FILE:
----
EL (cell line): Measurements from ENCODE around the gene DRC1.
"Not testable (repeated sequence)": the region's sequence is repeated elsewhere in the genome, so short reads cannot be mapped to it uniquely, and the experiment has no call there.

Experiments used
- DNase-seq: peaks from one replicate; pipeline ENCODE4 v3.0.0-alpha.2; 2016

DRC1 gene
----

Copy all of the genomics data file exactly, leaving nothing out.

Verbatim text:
EL (cell line): Measurements from ENCODE around the gene DRC1.
"Not testable (repeated sequence)": the region's sequence is repeated elsewhere in the genome, so short reads cannot be mapped to it uniquely, and the experiment has no call there.

Experiments used
- DNase-seq: peaks from one replicate; pipeline ENCODE4 v3.0.0-alpha.2; 2016

DRC1 gene